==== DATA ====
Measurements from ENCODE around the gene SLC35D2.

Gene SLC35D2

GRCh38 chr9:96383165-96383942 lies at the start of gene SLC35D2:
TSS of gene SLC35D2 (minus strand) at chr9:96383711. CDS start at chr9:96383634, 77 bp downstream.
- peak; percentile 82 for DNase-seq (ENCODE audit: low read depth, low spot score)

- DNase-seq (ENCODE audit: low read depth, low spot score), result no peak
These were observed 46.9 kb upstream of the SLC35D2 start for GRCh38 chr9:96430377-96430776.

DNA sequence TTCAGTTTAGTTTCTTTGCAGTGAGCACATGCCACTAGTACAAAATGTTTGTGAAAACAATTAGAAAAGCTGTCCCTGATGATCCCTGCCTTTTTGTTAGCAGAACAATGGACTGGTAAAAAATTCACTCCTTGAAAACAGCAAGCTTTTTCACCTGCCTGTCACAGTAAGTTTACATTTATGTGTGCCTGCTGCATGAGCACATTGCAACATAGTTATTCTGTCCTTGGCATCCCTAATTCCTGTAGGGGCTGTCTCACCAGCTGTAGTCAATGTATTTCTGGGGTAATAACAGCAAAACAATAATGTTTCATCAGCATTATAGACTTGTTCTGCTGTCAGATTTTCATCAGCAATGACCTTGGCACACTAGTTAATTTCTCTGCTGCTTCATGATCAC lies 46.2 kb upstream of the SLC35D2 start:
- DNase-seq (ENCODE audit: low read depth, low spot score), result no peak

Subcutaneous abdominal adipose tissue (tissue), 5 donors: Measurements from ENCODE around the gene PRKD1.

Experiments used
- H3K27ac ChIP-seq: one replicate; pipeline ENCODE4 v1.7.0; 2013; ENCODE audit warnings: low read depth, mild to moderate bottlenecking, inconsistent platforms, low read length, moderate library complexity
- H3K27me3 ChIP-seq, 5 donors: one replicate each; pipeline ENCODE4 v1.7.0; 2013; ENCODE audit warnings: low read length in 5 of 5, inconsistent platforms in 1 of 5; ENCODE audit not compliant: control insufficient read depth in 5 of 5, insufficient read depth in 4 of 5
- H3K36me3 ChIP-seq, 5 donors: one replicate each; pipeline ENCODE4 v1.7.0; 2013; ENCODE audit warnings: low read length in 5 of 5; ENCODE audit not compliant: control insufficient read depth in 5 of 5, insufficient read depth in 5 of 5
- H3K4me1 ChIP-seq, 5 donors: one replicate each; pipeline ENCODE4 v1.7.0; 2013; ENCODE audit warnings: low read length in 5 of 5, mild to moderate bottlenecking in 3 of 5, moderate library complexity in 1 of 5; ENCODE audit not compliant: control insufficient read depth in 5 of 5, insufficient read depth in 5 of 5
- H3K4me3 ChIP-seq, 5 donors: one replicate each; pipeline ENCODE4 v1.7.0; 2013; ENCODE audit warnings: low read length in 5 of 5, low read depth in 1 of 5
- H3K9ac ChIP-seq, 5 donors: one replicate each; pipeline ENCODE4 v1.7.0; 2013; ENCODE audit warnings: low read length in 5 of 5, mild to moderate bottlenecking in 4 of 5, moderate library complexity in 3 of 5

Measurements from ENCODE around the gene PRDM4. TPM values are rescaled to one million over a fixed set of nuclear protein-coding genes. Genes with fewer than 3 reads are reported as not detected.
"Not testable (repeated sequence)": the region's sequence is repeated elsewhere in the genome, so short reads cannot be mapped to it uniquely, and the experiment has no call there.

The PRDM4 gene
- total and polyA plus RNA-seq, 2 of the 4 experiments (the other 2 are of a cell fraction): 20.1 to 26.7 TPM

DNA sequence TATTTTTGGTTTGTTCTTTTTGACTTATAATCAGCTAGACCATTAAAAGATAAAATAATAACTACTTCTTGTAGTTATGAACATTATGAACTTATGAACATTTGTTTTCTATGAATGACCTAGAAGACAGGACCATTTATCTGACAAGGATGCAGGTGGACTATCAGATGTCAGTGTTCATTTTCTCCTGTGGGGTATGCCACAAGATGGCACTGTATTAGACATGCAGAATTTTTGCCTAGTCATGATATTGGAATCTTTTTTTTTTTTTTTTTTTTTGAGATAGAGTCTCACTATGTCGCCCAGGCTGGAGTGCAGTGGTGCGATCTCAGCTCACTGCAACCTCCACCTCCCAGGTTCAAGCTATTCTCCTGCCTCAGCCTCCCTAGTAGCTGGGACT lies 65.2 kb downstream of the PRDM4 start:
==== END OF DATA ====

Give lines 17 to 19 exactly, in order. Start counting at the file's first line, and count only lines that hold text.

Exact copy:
- H3K9ac ChIP-seq, 5 donors: one replicate each; pipeline ENCODE4 v1.7.0; 2013; ENCODE audit warnings: low read length in 5 of 5, mild to moderate bottlenecking in 4 of 5, moderate library complexity in 3 of 5

Measurements from ENCODE around the gene PRDM4. TPM values are rescaled to one million over a fixed set of nuclear protein-coding genes. Genes with fewer than 3 reads are reported as not detected.
"Not testable (repeated sequence)": the region's sequence is repeated elsewhere in the genome, so short reads cannot be mapped to it uniquely, and the experiment has no call there.